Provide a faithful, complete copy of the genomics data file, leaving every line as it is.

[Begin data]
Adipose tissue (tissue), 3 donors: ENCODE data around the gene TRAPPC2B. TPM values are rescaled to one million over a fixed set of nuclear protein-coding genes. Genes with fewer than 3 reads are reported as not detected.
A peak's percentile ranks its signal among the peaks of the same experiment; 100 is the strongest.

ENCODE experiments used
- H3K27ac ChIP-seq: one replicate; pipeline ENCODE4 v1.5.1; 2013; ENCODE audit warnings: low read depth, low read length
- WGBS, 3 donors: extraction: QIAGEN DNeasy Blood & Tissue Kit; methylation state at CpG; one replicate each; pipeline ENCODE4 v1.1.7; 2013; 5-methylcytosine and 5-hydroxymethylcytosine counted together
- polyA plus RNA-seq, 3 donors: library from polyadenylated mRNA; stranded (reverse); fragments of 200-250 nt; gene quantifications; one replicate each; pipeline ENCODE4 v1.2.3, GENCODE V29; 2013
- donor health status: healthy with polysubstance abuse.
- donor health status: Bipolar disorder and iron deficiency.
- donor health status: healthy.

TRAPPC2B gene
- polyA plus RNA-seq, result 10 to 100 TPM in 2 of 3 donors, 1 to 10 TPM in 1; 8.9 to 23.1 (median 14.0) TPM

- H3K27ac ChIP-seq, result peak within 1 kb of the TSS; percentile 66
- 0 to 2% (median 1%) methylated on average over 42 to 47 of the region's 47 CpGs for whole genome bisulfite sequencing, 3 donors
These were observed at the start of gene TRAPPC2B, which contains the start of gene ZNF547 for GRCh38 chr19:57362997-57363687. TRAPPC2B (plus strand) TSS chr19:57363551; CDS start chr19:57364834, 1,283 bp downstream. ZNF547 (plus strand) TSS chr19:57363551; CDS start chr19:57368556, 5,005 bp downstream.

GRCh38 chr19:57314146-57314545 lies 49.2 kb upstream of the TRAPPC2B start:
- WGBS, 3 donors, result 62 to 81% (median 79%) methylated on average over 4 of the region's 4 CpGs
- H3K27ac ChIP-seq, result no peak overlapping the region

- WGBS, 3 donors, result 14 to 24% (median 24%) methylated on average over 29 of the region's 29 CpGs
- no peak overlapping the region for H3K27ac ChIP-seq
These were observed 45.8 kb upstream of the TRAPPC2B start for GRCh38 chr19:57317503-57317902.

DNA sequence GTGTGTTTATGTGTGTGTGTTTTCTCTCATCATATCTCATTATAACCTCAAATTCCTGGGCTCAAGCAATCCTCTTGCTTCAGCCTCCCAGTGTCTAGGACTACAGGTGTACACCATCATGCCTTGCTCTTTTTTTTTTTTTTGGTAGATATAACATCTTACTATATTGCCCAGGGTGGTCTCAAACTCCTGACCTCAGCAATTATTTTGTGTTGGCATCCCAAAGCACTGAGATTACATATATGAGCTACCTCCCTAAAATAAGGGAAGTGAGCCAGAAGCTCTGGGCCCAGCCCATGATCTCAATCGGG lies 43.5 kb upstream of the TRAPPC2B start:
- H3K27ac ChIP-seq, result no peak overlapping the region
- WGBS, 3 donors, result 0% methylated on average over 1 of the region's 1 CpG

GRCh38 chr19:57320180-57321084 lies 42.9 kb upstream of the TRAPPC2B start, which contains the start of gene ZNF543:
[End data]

Adipose tissue (tissue), 3 donors: ENCODE data around the gene TRAPPC2B. TPM values are rescaled to one million over a fixed set of nuclear protein-coding genes. Genes with fewer than 3 reads are reported as not detected.
A peak's percentile ranks its signal among the peaks of the same experiment; 100 is the strongest.

ENCODE experiments used
- H3K27ac ChIP-seq: one replicate; pipeline ENCODE4 v1.5.1; 2013; ENCODE audit warnings: low read depth, low read length
- WGBS, 3 donors: extraction: QIAGEN DNeasy Blood & Tissue Kit; methylation state at CpG; one replicate each; pipeline ENCODE4 v1.1.7; 2013; 5-methylcytosine and 5-hydroxymethylcytosine counted together
- polyA plus RNA-seq, 3 donors: library from polyadenylated mRNA; stranded (reverse); fragments of 200-250 nt; gene quantifications; one replicate each; pipeline ENCODE4 v1.2.3, GENCODE V29; 2013
- donor health status: healthy with polysubstance abuse.
- donor health status: Bipolar disorder and iron deficiency.
- donor health status: healthy.

TRAPPC2B gene
- polyA plus RNA-seq, result 10 to 100 TPM in 2 of 3 donors, 1 to 10 TPM in 1; 8.9 to 23.1 (median 14.0) TPM

- H3K27ac ChIP-seq, result peak within 1 kb of the TSS; percentile 66
- 0 to 2% (median 1%) methylated on average over 42 to 47 of the region's 47 CpGs for whole genome bisulfite sequencing, 3 donors
These were observed at the start of gene TRAPPC2B, which contains the start of gene ZNF547 for GRCh38 chr19:57362997-57363687. TRAPPC2B (plus strand) TSS chr19:57363551; CDS start chr19:57364834, 1,283 bp downstream. ZNF547 (plus strand) TSS chr19:57363551; CDS start chr19:57368556, 5,005 bp downstream.

GRCh38 chr19:57314146-57314545 lies 49.2 kb upstream of the TRAPPC2B start:
- WGBS, 3 donors, result 62 to 81% (median 79%) methylated on average over 4 of the region's 4 CpGs
- H3K27ac ChIP-seq, result no peak overlapping the region

- WGBS, 3 donors, result 14 to 24% (median 24%) methylated on average over 29 of the region's 29 CpGs
- no peak overlapping the region for H3K27ac ChIP-seq
These were observed 45.8 kb upstream of the TRAPPC2B start for GRCh38 chr19:57317503-57317902.

DNA sequence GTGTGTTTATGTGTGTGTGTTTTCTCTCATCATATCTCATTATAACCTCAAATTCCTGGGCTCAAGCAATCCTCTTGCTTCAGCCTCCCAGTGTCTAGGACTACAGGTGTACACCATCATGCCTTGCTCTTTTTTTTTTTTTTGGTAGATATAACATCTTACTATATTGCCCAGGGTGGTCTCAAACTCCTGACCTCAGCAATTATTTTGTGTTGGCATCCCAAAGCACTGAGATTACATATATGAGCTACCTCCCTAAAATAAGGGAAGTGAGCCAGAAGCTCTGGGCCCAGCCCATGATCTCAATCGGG lies 43.5 kb upstream of the TRAPPC2B start:
- H3K27ac ChIP-seq, result no peak overlapping the region
- WGBS, 3 donors, result 0% methylated on average over 1 of the region's 1 CpG

GRCh38 chr19:57320180-57321084 lies 42.9 kb upstream of the TRAPPC2B start, which contains the start of gene ZNF543: